Thursday, 28 February 2013

One Step Closer to the New Era of Wargame Scenery

       As we've been stupidly busy as of late with Sci-Fi figures, (It's a lot more stressful then it sounds - Promise!) we haven't had as much time to tell you all about our latest project. Remember in my first blog where I talked about those hard plastic building kits. (Right at the end. After the dinosaur and all the introductions.) Well if not he's a link. Even if it is shamelessly put in for a few more viewings!

      Anyway, we're now in a position to offer a glimmer of what we're going to offer as our first product. Which, as you'll be pleased to find out is a building kit! Now we're not stupid. We know there are lots of these available to the war-gamer. So, why bother entering the most saturated Wargame scenery market?Because we're going to do it differently! 
     Now! We know when you buy a regular model building kit for wargame scenery that there are a lot of negatives:

1) They're all different! So I'm playing Warhammer, my Dwarven army has just beaten the Dark Elves senseless. Matthew gets his Chaos Space Marines out for one last battle. This time on the 40k. Well imagine a system where your nice Medieval buildings can be swapped for something more gothic and present day in a matter of seconds!

2) They're expensive. We've all been in that situation where you desperately want something but can't have it. Hell. We'd all be battling in our epic castles with thousands of soldiers otherwise. But what happens if someone with enough experience in the plastic manufacturing market made them. The prices could halve.

3) They're not detailed. We understand that buildings designed by resin can look good but lack detail and structure and are a bit basic. Imagine if they were designed as one CAD model instead of by hand. There could be so much detail you wouldn't know where to start looking!

4) They're not easy to store and carry. Because not everyone has an epic gaming table in a dazzling games room. (or works in Games Workshop...)

5) They can't be changed.... Or can they?.. 

Here's the question we've aimed to answer. Why can't a medieval house not quickly be changed into something bigger and better. Imagine using the roof from one with the sides of another - imagine buying just a few new bits to make a whole new building range. Cheaper, more efficient and so much easier to take to your gaming club on a Friday night. Soon you can stop imagining. Welcome to a new era of wargaming. To be unveiled soon...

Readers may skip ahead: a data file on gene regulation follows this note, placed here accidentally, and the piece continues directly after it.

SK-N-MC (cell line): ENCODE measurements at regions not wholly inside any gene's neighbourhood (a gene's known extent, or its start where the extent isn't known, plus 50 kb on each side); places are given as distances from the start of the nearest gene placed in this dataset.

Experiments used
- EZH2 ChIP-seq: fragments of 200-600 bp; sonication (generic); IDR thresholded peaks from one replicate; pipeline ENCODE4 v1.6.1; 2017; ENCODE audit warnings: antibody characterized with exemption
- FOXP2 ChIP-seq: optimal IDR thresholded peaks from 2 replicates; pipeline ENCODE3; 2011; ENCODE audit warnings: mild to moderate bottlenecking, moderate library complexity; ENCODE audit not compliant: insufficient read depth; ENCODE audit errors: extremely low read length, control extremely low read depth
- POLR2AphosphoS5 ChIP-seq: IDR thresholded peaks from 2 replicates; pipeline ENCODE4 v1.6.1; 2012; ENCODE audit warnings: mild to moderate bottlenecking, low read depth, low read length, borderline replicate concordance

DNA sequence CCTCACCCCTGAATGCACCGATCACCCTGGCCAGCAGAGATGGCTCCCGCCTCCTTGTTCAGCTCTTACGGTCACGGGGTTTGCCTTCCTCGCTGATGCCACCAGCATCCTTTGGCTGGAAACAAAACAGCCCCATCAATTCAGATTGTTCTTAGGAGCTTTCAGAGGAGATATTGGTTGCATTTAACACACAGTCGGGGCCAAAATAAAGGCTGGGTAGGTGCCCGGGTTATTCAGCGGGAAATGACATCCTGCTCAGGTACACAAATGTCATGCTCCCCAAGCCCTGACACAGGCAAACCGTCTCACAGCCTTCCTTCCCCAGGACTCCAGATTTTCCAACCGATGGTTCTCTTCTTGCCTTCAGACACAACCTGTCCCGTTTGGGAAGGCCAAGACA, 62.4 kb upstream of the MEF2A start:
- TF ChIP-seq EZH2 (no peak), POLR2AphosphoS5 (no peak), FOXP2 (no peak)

And while I'm here. He's a picture of our new 3D printer!

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Tuesday, 26 February 2013

Producing a 3D Printed Searchlight

   Hello again! Just a quick update and an interesting example of how we make our models! 
   At the back end of last week we put the 3D printer to its biggest test yet in creating a 28mm British WW2 90cm searchlight. The product contains moving parts straight off the printer. This means we can design it in a certain way so that we can play with the base and the lamp. The initial design was drawn up from the image below and made into CAD ready to be printed. 

  The searchlight comes straight out of the printer without any need to be assembled. It's buried deep within a support material with an aroma of marzipan. We peel chunks of the material off to reveal the initial shape of the searchlight. The next step is to take it into a jet wash. This involves us juggling it with massive gloves in front of a rapid stream of water. Afterwards, the support material has all pretty much disintegrated. However, we still place our products into an acid bath just to make sure we have the cleanest plastics possible!

 Like the actual searchlight the lamp rotates and the base swivels. This means that it can be brought right into the thick of games. (Or if not, it's something to play with while your opponent takes too long to plan his move!) The finished searchlight is below in two poses. A picture before and after Chris finished playing with it! The yellow glow is brought upon by the support material and is a feature of 3D printed plastics after they've first been produce. This comes clear after a few hours under a strong light.